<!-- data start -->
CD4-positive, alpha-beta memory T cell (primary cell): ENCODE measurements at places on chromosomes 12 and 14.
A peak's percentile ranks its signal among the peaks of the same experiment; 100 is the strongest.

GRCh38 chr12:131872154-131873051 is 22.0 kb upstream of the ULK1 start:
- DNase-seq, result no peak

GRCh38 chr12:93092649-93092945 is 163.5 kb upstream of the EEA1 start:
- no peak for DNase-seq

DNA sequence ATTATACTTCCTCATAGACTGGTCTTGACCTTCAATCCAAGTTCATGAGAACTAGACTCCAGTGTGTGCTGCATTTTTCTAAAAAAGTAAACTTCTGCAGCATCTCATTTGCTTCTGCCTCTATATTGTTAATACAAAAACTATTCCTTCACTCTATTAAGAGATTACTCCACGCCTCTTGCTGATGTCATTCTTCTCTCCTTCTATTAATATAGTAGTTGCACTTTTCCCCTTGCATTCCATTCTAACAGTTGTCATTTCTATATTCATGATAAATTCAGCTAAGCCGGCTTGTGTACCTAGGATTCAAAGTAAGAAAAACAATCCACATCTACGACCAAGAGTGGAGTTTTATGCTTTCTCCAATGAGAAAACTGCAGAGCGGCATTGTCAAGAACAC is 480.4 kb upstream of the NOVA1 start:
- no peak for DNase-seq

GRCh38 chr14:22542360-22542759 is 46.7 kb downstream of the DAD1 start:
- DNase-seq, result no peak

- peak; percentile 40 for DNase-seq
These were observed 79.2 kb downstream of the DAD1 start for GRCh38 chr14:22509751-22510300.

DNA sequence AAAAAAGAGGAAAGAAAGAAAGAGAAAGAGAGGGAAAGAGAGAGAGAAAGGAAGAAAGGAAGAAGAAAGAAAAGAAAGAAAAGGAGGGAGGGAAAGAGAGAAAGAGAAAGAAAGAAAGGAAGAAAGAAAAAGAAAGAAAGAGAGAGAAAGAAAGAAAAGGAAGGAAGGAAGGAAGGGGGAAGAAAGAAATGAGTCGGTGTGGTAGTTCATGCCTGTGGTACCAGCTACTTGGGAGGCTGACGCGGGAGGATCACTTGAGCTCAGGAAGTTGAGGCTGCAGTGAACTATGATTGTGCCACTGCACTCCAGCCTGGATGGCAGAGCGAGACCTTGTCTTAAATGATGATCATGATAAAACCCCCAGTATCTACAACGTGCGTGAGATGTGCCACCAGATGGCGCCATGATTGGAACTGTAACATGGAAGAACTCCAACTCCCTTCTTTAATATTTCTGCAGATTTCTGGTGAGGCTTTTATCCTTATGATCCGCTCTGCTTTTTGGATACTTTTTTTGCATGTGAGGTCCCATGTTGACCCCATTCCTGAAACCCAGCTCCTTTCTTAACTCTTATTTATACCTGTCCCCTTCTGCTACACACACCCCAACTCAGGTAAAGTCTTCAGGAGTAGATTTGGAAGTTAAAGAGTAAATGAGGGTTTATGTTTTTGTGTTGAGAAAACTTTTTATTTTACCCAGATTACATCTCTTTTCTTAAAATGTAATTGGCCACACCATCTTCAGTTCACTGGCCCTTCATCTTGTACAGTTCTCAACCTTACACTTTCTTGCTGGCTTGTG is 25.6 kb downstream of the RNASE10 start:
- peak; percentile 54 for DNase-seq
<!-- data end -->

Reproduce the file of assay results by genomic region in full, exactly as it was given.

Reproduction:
CD4-positive, alpha-beta memory T cell (primary cell): ENCODE measurements at places on chromosomes 12 and 14.
A peak's percentile ranks its signal among the peaks of the same experiment; 100 is the strongest.

GRCh38 chr12:131872154-131873051 is 22.0 kb upstream of the ULK1 start:
- DNase-seq, result no peak

GRCh38 chr12:93092649-93092945 is 163.5 kb upstream of the EEA1 start:
- no peak for DNase-seq

DNA sequence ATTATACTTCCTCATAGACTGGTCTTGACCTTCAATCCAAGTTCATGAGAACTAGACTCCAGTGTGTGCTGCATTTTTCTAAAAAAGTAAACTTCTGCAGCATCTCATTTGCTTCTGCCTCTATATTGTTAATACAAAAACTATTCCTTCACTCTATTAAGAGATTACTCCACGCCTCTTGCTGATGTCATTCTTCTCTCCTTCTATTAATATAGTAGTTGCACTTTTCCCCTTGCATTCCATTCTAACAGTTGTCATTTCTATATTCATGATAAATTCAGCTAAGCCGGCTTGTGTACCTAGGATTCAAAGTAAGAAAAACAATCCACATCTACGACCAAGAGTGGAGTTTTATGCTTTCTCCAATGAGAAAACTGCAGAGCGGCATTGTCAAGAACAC is 480.4 kb upstream of the NOVA1 start:
- no peak for DNase-seq

GRCh38 chr14:22542360-22542759 is 46.7 kb downstream of the DAD1 start:
- DNase-seq, result no peak

- peak; percentile 40 for DNase-seq
These were observed 79.2 kb downstream of the DAD1 start for GRCh38 chr14:22509751-22510300.

DNA sequence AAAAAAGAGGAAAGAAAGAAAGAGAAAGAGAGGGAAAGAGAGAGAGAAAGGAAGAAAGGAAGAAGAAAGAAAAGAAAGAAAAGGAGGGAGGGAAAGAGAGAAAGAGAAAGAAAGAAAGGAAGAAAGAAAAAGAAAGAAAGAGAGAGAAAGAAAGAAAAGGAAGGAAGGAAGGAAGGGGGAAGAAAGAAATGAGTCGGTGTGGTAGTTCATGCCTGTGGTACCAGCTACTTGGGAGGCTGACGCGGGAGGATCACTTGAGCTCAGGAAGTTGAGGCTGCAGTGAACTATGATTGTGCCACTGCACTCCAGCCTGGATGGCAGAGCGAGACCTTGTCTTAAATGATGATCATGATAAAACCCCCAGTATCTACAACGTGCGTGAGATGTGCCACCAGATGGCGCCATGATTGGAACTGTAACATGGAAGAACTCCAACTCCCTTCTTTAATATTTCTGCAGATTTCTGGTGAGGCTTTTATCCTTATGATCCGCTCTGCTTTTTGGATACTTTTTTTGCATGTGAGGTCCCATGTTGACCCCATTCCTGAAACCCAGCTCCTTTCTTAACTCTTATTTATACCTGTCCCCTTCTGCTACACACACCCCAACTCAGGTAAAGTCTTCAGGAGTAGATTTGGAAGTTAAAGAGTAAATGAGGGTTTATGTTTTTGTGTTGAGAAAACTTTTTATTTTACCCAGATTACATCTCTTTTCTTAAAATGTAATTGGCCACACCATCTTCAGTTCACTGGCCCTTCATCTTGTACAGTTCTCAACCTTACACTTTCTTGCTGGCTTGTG is 25.6 kb downstream of the RNASE10 start:
- peak; percentile 54 for DNase-seq